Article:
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Roll Tacks

Whether you’re just getting started in high school sailing or are looking to compete on the top levels, you will find that good tacks are essential to success. Let’s look at the mechanics of a good roll tack in the 420 and Flying Junior and some drills you can do to practice your tacks.

The initial consideration is making sure you have a good reason to tack. Before you tack, be sure you look around and consider puffs, windshifts, windshadows from other boats, and your position relative to the mark. Tacking because you’re bored or because the sun is shining on the other tack probably isn’t going to get you to the front of the fleet! After a good tack, you should quickly get your boat back up to speed – if you come out faster than you’ve gone into the tack, you’ve broken Rule 42. Have your sails trimmed, and look around so you can prepare for the next puff, windshift, or mark rounding.

If you’re skippering a 420 or an FJ, you need to be aware of timing, rudder movement, sail trim, and weight placement through your tacks. Going into the tack, trim the mainsail and let the boat heel slightly to leeward in order to help the boat head up, then gently push the tiller toward the sail to maintain your speed. Once the jib starts to backwind, snap your shoulders out to roll. It’s very helpful to call the timing for your crew: “3-2-1-roll” works well. Lock your forward foot into some part of the boat – either the traveler bar or underneath the mainsheet block – so you can throw your shoulders out. Keep your aft foot bent against the airtank as a spring to push off as you quickly cross, switch hands, and flatten the boat. As you’re flattening, trim in the mainsail because your apparent wind will go forward as you come out of a good tack. A common error is to oversteer through tacks, so after your tack, be sure that your telltales are both flying straight back and that you are sailing a close-hauled course.

Crews need to be attuned to timing, sail trim and weight placement while tacking. Have both jib sheets in hand before the tack, and make sure that you have a good foothold to roll off of. In a 420, this may mean sliding back to lock your feet under the thwart. In an FJ, some crews prefer to tack facing backward, which allows you to move your weight forward, see when the skipper is rolling, and find a more comfortable foothold. As the jib breaks and starts to back, throw your shoulders out against the rail. In light air, try to get your shoulders out far enough that your lifejacket gets wet as you snap outward. Taller crews will want one foot on each side of the centerboard trunk, while smaller crews can roll with both feet on the same side of the rail. Regardless of height, you need to have quick footwork to roll and cross the boat to help the skipper flatten. As you’re moving across the boat, your motion should trim in the jib, but try to be aware that you need to be trimming as quickly as possible. If the boat is powered up after the tack, you can stay on the rail, but in medium and light air, you may need to jump back into the boat so as not to overflatten.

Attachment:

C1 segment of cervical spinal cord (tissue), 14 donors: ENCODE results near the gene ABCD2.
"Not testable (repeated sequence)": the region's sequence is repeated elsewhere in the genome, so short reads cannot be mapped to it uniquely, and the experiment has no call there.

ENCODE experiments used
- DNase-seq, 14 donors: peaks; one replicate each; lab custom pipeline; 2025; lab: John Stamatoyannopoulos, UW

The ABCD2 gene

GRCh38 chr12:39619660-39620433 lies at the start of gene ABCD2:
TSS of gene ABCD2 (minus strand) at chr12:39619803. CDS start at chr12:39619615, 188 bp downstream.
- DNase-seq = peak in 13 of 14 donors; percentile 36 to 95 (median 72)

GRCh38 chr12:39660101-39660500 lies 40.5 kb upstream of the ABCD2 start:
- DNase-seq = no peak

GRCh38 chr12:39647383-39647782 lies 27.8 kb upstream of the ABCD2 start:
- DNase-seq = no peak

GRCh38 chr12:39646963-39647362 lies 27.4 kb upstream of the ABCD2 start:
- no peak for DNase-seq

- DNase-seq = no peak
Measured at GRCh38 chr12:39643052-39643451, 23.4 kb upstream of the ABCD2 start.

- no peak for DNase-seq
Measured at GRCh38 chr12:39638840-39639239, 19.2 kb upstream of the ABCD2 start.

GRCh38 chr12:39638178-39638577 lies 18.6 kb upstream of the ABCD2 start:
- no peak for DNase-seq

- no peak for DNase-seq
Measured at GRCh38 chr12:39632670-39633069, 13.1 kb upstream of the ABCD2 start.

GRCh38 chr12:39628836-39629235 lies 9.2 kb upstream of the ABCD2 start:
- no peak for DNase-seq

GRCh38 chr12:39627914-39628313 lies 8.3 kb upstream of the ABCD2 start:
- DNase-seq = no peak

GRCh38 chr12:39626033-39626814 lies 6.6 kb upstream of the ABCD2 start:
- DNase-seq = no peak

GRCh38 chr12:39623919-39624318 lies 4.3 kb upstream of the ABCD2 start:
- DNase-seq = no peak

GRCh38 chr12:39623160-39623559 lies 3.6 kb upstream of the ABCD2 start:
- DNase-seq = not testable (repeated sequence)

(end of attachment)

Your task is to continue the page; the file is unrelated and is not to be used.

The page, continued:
Fairfield Prep Sailing Team members Matt Jaykus (helm) and Ryan Belger execute a smooth roll tack during a practice session at Pequot Yacht Club in Southport, CT.

Fairfield Prep Sailing Team members Matt Jaykus (helm) and Ryan Belger execute a smooth roll tack during a practice session at Pequot Yacht Club in Southport, CT.

Fairfield Prep Sailing Team members Matt Jaykus (helm) and Ryan Belger execute a smooth roll tack during a practice session at Pequot Yacht Club in Southport, CT.

Fairfield Prep Sailing Team members Matt Jaykus (helm) and Ryan Belger execute a smooth roll tack during a practice session at Pequot Yacht Club in Southport, CT.

How can you practice tacks? It is one thing to be able to tack well when you and your crew are ready and focused on getting everything right, but in a race, you may not have the luxury of being able to think only about tacks. Thus, it’s important to practice tacking on short notice and in situations when you would not ideally like to tack, such as in waves or in a lull. The most common tacking drill is ‘tack on the whistle.’ This drill works with one boat or many. Whenever the coach (or friend – anyone in another boat with a whistle will do) blows the whistle, you must tack. Your coach should keep variety in the drill – sometimes allowing you to sail several minutes without tacking and sometimes having you tack a few times in a row.

With several boats at your practice, you can do the ‘blender drill.’ This drill starts with a rabbit start, after which boats can tack at any time, but may not sail more than two boatlengths from the pack. Thus, you will be forced to tack often and maneuver amongst other boats. If one boat gets ahead, that boat should do a 360 or 720 to get back in the mix. This drill does not require a coach to get started, so it can work well as a way to warm up as you and your teammates sail from the dock to your sailing area while a coach sets a course or helps stragglers get off the dock.

Good tacking is difficult, but time spent perfecting your technique can pay huge dividends over the course of the spring and summer seasons.

Clemmie Everett teaches History at Rye Country day School in Rye, NY and is the Assistant Coach of the school’s Varsity Sailing Team.


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